AC_Hacker 06-22-11 12:48 PM


Originally Posted by Daox (Post 14199)
This morning... I split them into three different sections...

Looks like a fair approximation...


Daox 06-22-11 01:19 PM

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I emailed Gary to get his input on the tank design. He recommended not exceeding 1800 psi. So, I reran my simulation with 19/32 plywood (an extra $9), and the stress dropped to just under 1400. I'll probably go with that just because a little extra won't hurt. $9 for peace of mind is more than worth it.

TimJFowler 06-22-11 05:44 PM

How are you planning on fastening the wood and sealing it?

Daox 06-22-11 05:58 PM

The wood frame will be screwed and glued together.

To line the tank, I'll be using a paint on liner material called permaflex. It says it holds up to 250F temperatures. It is also less expensive than a pond liner like Gary used on his tank. We'll see, but I think it might also be easier to install as well. One person who submitted his project to builditsolar is using it. I've tried to contact him to verify that its all working well for him, but haven't gotten a reply.

greif 06-23-11 08:06 PM

Paint on Waterproof Liner For Solar Heat Storage Tanks

I highly suggest to use 2 x 6 supports and run a few more around the preimeter like I did, maybe every foot up as that is alot of pressure on those walls, I have 1.25 thick walls and as you can see I have lots of support and still I get about 3/4" bowing about 2' up, I use 2 x 4 but wish I would have did 2x6, I will be adding more this summer.

Gary Reif

Daox 06-24-11 09:53 AM

Thanks for the info Gary, I really appreciate it!

As I recall your tank is very tall. The height of the water directly effects the pressure at the bottom and thus the gradient of pressure that the wall sees, the bottom seeing the most. Since my tank is so much shorter, it shouldn't need the extra reinforcement that a taller tank would. According to all the engineering data I can find, this should tank should hold up fine. Will it bow? I'm sure it will, but wood bends a lot before it breaks.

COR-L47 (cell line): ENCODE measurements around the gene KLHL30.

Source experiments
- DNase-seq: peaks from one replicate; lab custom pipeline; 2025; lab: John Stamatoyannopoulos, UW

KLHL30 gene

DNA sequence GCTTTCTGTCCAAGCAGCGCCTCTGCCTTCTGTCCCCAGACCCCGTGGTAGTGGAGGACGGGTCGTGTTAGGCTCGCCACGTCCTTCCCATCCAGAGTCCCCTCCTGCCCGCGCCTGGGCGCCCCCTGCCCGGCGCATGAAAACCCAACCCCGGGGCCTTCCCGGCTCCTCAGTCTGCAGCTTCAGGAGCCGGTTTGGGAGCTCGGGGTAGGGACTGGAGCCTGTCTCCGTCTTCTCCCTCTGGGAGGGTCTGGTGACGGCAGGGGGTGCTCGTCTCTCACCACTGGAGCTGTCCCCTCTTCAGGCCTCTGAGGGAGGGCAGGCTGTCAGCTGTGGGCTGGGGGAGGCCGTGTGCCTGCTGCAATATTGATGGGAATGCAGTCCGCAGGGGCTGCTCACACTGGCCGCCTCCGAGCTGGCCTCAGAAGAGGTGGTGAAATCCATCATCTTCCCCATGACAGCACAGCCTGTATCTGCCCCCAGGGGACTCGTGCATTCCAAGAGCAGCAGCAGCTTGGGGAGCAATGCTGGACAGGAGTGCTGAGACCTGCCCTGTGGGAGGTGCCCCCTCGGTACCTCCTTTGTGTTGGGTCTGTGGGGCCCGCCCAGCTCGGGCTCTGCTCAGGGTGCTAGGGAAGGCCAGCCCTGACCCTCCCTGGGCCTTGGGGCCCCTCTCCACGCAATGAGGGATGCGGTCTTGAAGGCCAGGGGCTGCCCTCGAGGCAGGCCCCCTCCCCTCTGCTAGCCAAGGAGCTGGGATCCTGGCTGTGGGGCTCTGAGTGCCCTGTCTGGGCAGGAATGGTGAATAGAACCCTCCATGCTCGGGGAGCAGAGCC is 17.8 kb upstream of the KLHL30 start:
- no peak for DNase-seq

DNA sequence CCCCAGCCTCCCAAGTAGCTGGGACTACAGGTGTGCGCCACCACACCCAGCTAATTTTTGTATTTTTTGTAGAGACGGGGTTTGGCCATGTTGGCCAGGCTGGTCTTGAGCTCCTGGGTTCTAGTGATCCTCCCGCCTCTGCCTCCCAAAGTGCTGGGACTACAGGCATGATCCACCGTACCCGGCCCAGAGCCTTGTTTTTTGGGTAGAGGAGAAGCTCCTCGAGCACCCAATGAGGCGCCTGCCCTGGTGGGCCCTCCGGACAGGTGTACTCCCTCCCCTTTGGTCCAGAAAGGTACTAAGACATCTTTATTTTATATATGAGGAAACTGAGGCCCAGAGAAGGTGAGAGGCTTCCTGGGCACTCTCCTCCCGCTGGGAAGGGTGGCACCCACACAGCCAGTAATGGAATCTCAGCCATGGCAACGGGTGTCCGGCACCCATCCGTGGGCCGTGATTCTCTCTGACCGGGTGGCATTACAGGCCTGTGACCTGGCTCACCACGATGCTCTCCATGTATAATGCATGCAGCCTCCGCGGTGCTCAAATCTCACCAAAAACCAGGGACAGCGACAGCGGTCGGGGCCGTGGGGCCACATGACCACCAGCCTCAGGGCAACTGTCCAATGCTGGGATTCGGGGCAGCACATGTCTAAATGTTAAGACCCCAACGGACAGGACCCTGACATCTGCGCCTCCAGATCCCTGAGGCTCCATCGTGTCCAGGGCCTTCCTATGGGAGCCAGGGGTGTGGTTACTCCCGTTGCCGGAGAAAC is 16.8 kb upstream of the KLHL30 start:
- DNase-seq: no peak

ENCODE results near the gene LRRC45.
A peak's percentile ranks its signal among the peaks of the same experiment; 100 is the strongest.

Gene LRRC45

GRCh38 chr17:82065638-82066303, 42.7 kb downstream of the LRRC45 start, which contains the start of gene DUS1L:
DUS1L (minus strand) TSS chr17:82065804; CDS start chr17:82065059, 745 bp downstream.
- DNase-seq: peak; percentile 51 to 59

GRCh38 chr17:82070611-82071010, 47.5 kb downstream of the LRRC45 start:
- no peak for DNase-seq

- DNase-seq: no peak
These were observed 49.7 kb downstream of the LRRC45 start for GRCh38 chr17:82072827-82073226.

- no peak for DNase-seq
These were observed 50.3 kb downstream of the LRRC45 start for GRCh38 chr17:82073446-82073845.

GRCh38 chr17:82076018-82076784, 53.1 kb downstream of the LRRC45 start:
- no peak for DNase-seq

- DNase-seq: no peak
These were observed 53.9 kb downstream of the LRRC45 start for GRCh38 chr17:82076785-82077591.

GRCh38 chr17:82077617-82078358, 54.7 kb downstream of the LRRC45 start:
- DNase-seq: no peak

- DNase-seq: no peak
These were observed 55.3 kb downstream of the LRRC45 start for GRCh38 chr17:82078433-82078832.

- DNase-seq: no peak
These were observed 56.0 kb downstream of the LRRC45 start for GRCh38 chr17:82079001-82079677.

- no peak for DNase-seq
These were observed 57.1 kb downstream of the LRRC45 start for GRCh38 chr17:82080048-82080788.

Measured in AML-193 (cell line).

Moving forward, I have to get measurements of the exact envelope that I'm working in. I'll be designing another frame around the tank to hold the cellulose. It will be a very low cost design being framed in 2x4s or 2x2s and covered in construction plastic as much as possible. I'll then blow cellulose into this framing and that will give me my inexpensive insulation.

TimJFowler 06-24-11 05:38 PM

Permaflex looks like a promising tank liner. I'm also interested in hearing about some 'real-world' experience with it.


Originally Posted by Daox (Post 14229)
Moving forward, I have to get measurements of the exact envelope that I'm working in. I'll be designing another frame around the tank to hold the cellulose. It will be a very low cost design being framed in 2x4s or 2x2s and covered in construction plastic as much as possible. I'll then blow cellulose into this framing and that will give me my inexpensive insulation.

Why not go with XPS or other non-hygroscopic foam for the insulation? You wouldn't need to build a 2nd frame to hold the insulation and you avoid possible issues with water condensation in the cellulose.

Also, how will you be insulating the top and bottom of the tank?

Thanks for the write-up. I like seeing someone else's thought processes on a project like this.


strider3700 06-25-11 05:04 PM

any of the foams are going to be much more expensive for the same r value. also depending on the temperature you're going to run the tank at you may need to go polyiso as the others melt at a lot closer to solar hot water temps.

Since my tank will be in ground foam was the only option. I think I could get away with any of the foamboards but I found used polyiso on for real cheap and bought a bunch.

Daox 06-27-11 09:08 AM

Strider is exactly right. The cellulose is quite a bit cheaper than rigid foam, and low cost is the reason why I'm using it. The frame will costvery little and be quite simple.

Directly under the 4x8 sheet of plywood for the tank, I'll be using multiple sheets of rigid foam. I know the first layer will be polyiso to take the heat, after that I'll go with whatever is cheaper which will probably be polystyrene.

The top will be similar to the bottom with at least one piece of rigid foam. I'm not exactly sure how the rest will be. I'm thinking I might make a frame and fill it with cellulose too, but we'll see.

strider3700 06-29-11 12:23 AM

can polystyrene handle the weight of the tank? I'm not sure but isn't that the white stuff with little beads? It compresses really easy compared to the pink or blue stuff which we put under slabs all the time.

Daox 06-29-11 08:34 AM

They're actually both polystyrene. Expanded polystryene (eps) is the beady stuff, extruded polystryrene (xps) is the blue/pink foam. I'd be using xps. I forget the R value of EPS, but XPS is a fair amount better.

Solaris 07-07-11 03:22 PM

Have you considered using a freezer as the container?

Used freezers are a great (free) metal box with a nice white finished look, have decent insulation to start, and a hinged sealing lid.

The freezer can be enhanced by lining the inside with 1" rigid foam, and a one-piece EDPM liner, glued up above the water line, and a floating pool-blanket to reduce air convection loss.